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Employee suffers stroke at work: Workers’ comp or lawsuit?

image: CDC

A worker sued his employer for failure to help him while he was suffering a stroke at work. The employer says this should be a workers’ comp case. How did a court rule? 

Israel Baiguen was suffering a stroke when he arrived for work at Harrah’s Las Vegas. While Baiguen was waiting in line to receive his keys and radio for his shift, his immediate supervisor asked him a question. When he didn’t respond, the supervisor noted Baiguen was drooling and his face was drooping. The supervisor notified a manager who told Baiguen he couldn’t work. Two co-workers drove Baiguen home and then left after about a half hour. He was in the apartment for two days until his girlfriend found him unable to talk and drooling, and drove him to the hospital.

As a diabetic, Baiguen had about a three-hour window after exhibiting stroke symptoms to be treated with a blood-clot-busting medication called tissue plasminogen activator (t-PA). When administered within that window, t-PA increases by 30% the chance that a patient will fully recover from the stroke. Baiguen didn’t receive t-PA following his stroke because the treatment window had long passed by the time his girlfriend took him to the hospital.

Baiguen sued Harrah’s for failure to help him during the window of opportunity. A court granted summary judgment to Harrah’s, finding Baiguen’s exclusive remedy was workers’ compensation because the injury occurred in the workplace and arose out of his employment. Baiguen appealed. The Nevada Supreme Court recently heard the case.

In the course of employment?

Baiguen argued Harrah’s failure to respond to his stroke didn’t occur within the course of his employment, therefore it wasn’t covered under workers’ comp. Baiguen notes he hadn’t clocked in when his symptoms appeared.

The Nevada Supreme Court said Baiguen was on Harrah’s property at his regularly scheduled time, waiting in line to receive his radio and keys when the stroke occurred. In a previous case, the court ruled “injuries sustained on the employer’s premises while the employee is proceeding to or from work, within a reasonable time, are sufficiently connected with the employment to have occurred ‘in the course of employment.'”

But did Harrah’s alleged failure to help Baiguen occur in the course of his employment?

Baiguen argued his injury was a personal risk – something not covered under workers’ comp. Harrah’s argued the injury was the lost chance of recovery due to alleged failure to properly train employees to get medical attention for Baiguen, which would be an employment risk covered by workers’ comp.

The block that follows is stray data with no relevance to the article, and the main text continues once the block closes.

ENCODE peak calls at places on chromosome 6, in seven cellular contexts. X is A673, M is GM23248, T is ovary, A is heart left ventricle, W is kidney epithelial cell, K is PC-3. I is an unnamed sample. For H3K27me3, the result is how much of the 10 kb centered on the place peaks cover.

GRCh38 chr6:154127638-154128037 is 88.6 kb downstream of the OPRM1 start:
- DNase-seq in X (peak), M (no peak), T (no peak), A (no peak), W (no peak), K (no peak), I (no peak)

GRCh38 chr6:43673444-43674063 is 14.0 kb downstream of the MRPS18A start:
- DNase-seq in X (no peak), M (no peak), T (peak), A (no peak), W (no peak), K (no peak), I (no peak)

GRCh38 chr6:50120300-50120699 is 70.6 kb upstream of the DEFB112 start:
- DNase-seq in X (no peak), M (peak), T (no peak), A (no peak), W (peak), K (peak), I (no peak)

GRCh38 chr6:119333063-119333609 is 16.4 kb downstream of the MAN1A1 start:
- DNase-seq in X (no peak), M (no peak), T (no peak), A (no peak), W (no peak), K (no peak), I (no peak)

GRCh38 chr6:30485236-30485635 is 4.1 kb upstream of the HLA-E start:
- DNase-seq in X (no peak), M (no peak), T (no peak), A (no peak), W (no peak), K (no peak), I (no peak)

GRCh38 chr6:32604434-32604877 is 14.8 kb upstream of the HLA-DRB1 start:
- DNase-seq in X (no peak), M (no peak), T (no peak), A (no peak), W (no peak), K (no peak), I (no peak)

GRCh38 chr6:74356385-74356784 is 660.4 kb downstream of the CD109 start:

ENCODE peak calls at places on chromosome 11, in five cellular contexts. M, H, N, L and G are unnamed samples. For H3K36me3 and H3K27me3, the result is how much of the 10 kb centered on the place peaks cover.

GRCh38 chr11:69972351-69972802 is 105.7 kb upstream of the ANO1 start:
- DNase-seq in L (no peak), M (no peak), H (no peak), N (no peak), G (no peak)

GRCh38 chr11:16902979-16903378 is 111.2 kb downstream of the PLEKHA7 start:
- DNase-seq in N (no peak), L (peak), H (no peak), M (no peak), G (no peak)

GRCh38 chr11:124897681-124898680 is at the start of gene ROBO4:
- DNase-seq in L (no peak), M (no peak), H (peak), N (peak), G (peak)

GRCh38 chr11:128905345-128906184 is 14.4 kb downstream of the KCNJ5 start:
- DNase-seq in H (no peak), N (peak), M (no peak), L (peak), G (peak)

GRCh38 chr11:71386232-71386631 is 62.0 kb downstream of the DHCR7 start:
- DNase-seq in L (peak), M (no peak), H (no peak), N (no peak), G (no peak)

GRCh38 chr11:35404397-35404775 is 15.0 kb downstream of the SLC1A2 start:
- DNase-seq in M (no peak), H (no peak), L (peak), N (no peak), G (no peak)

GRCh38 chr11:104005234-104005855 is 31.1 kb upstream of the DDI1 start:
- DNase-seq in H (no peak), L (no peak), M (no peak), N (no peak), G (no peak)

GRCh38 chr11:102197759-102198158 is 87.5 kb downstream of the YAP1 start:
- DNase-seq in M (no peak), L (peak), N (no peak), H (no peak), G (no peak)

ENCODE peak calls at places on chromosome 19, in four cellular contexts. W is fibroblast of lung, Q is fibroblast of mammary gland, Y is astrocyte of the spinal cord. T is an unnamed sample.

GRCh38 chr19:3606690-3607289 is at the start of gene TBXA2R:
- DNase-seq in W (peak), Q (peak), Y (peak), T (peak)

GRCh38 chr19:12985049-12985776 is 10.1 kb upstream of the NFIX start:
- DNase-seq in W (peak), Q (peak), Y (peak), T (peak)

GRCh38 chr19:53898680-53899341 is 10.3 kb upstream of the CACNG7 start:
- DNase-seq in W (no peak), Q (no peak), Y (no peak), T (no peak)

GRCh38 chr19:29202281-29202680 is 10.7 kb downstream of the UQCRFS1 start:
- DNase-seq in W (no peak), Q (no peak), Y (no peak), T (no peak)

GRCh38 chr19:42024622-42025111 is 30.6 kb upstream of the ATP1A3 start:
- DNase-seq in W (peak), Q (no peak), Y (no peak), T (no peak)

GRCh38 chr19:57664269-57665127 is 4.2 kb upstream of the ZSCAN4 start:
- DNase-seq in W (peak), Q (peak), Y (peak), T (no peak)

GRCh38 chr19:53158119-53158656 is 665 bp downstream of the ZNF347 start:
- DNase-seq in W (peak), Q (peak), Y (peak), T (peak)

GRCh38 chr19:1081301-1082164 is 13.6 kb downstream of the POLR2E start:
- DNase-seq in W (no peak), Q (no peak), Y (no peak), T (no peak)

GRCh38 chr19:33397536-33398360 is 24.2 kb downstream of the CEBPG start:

The state’s highest court found Baiguen’s injuries were the result of a mixed risk – the personal risk of having a stroke and the employment risk that his employer might fail to render help.

The court said inadequate policies, procedures and training were risks related to Baiguen’s employment. Therefore, his exclusive remedy was workers’ comp. He wouldn’t be able to sue Harrah’s.

(Israel Baiguen v. Harrah’s Las Vegas LLC, Supreme Court of Nevada, No. 70204, 9/13/18)

Strokes: What to do

As noted above, Baiguen couldn’t talk and his face was drooped when he was having the stroke. If you think a co-worker is having a stroke:

  • Ask them to smile. Does one side of their face droop?
  • Ask them to say something. Can they respond? Does the speech sound different than usual?
  • Ask them to lift both their arms over their head. Does one arm drift downward?

Three steps to take:

  • Call 911 immediately.
  • Note the time you first see symptoms. As in Baiguen’s case, it’s important so doctors know if they can administer t-PA. (For most patients, the window to administer t-PA is four-and-a-half hours.)
  • Perform CPR if the person loses consciousness. In most stroke cases, this isn’t necessary.

Three things not to do:

  • Let the person sleep or talk you out of calling 911.
  • Give them medication, food or drink. That includes aspirin because 20% of strokes involve a ruptured blood vessel in which case aspirin isn’t appropriate.
  • Drive yourself or someone else to the ER. Emergency responders can start life-saving treatment.

Consider giving employees this information during a toolbox talk or safety training.

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